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How puffins catch food outside the breeding season

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Posted July 15, 2019

Little is known about how seabirds catch their food outside the breeding season but using modern technology, researchers at the University of Liverpool and the Centre for Ecology & Hydrology have gained new insight into their feeding habits.

Seabirds, including puffins, are often elusive and spend much of their lives at sea, feeding exclusively there.  The period outside of the summer breeding season is particularly mysterious as the birds spend their time far away from land.

The Puffins are not too concerned about human presence, but they do keep an eye on you, and they will fly off if you get too close. Image credit: Anne Burgess via geograph.org.uk, CC BY-SA 2.0

The Puffins are not too concerned about human presence, but they do keep an eye on you, and they will fly off if you get too close. Image credit: Anne Burgess via geograph.org.uk, CC BY-SA 2.0

Using depth recorders, researchers compared the feeding behaviour of puffins with two closely related species, guillemots and razorbills, to find out how deep and how long they dive for during the non-breeding period.

They fitted loggers to seabirds breeding on the Isle of May National Nature Reserve in south-east Scotland. These birds were then recaptured the following breeding season, when they returned to land again after months away at sea.

Puffins are excellent divers and, in a similar way to penguins, use their wings to “fly” underwater to catch their prey.

Yet the study found that despite this great diving ability, both common guillemots and razorbills can dive for even deeper and longer than puffins can and continue to do so outside the breeding season.  As well as these important species differences, the study also found that the diving of all three species changed over the course of the year.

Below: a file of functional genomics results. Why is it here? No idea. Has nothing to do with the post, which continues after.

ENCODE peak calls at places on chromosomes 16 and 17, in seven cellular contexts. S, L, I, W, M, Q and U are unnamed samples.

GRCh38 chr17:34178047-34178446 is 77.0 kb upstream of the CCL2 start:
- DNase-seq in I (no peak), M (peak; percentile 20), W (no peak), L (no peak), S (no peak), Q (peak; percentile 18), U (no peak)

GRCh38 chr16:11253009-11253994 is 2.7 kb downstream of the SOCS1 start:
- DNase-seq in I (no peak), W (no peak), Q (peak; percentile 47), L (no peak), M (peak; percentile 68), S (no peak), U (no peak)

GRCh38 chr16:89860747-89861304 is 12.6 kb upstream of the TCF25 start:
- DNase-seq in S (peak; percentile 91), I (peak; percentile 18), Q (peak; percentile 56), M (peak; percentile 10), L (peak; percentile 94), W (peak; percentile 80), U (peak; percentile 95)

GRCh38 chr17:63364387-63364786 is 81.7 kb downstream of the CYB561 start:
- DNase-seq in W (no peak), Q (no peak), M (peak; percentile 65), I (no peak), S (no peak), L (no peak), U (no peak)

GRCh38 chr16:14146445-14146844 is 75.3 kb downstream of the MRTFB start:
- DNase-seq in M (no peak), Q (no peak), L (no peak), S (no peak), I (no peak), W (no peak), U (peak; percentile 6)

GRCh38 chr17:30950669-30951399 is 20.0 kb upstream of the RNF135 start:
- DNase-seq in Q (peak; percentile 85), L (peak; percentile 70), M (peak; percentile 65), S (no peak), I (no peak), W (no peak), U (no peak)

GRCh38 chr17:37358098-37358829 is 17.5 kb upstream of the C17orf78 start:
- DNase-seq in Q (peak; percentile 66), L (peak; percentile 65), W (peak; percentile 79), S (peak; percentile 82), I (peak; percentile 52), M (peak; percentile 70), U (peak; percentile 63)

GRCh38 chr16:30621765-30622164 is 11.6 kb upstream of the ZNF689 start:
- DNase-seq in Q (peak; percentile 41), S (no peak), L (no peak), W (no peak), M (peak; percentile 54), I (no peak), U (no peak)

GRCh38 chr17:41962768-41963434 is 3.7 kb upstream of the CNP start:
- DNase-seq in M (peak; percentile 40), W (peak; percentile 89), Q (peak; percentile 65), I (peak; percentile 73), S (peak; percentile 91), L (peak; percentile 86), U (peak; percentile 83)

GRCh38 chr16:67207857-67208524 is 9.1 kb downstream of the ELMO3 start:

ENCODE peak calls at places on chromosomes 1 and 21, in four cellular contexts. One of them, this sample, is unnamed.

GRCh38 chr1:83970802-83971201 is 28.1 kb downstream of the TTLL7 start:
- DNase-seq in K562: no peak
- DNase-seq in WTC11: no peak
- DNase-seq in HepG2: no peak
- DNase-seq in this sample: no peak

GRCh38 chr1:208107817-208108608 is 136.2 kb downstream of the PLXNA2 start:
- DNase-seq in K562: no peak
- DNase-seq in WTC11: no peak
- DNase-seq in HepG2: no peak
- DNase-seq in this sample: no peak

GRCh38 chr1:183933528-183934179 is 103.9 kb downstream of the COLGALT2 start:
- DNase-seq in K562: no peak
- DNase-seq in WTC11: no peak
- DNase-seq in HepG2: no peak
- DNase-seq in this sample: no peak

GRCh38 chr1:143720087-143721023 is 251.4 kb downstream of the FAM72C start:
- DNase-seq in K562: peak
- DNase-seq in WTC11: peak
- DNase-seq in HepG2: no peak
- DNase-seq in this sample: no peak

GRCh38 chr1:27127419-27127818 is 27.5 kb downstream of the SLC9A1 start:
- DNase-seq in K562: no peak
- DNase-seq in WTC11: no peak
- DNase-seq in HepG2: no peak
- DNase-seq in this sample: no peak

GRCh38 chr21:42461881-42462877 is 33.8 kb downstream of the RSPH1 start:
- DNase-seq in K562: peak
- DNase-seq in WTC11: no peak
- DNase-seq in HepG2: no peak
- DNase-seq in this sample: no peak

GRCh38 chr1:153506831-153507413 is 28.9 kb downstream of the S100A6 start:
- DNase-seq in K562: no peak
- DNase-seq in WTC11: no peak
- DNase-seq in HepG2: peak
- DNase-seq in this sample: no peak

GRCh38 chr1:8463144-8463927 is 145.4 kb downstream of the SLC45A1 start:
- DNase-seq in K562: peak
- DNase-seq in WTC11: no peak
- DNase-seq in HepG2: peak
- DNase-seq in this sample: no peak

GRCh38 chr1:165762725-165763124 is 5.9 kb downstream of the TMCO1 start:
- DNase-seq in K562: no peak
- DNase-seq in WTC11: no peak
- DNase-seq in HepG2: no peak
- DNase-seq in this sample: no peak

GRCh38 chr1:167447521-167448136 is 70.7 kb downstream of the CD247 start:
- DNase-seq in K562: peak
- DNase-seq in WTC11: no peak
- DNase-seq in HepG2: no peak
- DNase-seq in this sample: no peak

Lead author of the study, Ruth Dunn, a PhD student in the University’s School of Environmental Sciences, said: “Whilst we already knew that these birds are able to dive to great depths during the breeding season, in this study we found that after they left the breeding colony they didn’t dive as deeply as expected, often reaching depths of less than 15 meters, possibly because they were catching different prey. Despite these shallow dives, birds were very busy, particularly in in mid-winter when they were working harder than in the autumn and spring.”

Researchers also found that some birds were busier than others. Immediately after leaving the breeding colony, guillemot and razorbill fathers both dived more than their female partners.

This is because male parents accompany their chicks to sea and continue to feed it for several weeks after the breeding season has ended. Male birds therefore had to dive more frequently in order to catch enough fish to not only feed themselves, but to also meet the nutritional demands of their growing chicks.

In contrast with the other species, puffin chicks go to sea on their own. Therefore, the adults dive at a similar intensity throughout the post-breeding period, because there is not another hungry seabird beak to feed.

Francis Daunt of CEH, a co-author on the study, said “These insights into the winter feeding behaviour of puffins are extremely valuable since this species has shown marked declines in recent years, linked to higher mortality rates of adult birds in certain winters. These data show that the middle of winter is when birds are working hardest, which suggests that over-winter survival may be closely linked to the ability to find sufficient food.”

The paper `Effects of body size, sex, parental care and moult strategies on auk diving behaviour outside the breeding season` is published in the Journal of Avian Biology.

Source: University of Liverpool

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